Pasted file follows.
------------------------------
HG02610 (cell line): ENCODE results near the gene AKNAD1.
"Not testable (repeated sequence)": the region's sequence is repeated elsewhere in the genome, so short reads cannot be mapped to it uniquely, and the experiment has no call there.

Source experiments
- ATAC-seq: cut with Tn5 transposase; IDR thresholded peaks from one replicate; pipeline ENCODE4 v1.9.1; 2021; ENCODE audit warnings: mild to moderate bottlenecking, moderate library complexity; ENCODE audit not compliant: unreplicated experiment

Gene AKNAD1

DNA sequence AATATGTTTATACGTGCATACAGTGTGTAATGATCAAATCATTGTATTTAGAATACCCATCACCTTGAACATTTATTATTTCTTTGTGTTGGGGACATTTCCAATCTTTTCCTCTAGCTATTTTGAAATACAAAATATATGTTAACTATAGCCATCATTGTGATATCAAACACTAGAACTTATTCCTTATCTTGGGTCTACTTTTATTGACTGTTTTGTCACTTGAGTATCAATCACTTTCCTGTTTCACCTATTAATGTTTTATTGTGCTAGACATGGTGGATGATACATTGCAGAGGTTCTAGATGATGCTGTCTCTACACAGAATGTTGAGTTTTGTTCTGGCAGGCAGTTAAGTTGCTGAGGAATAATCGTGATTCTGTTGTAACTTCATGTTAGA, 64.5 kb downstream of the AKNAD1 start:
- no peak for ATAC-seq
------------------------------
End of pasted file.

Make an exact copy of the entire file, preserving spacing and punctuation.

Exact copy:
HG02610 (cell line): ENCODE results near the gene AKNAD1.
"Not testable (repeated sequence)": the region's sequence is repeated elsewhere in the genome, so short reads cannot be mapped to it uniquely, and the experiment has no call there.

Source experiments
- ATAC-seq: cut with Tn5 transposase; IDR thresholded peaks from one replicate; pipeline ENCODE4 v1.9.1; 2021; ENCODE audit warnings: mild to moderate bottlenecking, moderate library complexity; ENCODE audit not compliant: unreplicated experiment

Gene AKNAD1

DNA sequence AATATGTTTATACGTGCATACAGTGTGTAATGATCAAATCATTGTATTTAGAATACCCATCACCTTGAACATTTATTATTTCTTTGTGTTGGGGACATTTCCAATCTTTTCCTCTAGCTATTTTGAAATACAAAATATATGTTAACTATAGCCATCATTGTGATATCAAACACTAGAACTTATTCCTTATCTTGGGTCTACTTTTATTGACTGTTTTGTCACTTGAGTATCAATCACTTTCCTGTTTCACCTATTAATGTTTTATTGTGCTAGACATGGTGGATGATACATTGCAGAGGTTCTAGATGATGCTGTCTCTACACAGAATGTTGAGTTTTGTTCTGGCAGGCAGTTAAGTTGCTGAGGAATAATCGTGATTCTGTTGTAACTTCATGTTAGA, 64.5 kb downstream of the AKNAD1 start:
- no peak for ATAC-seq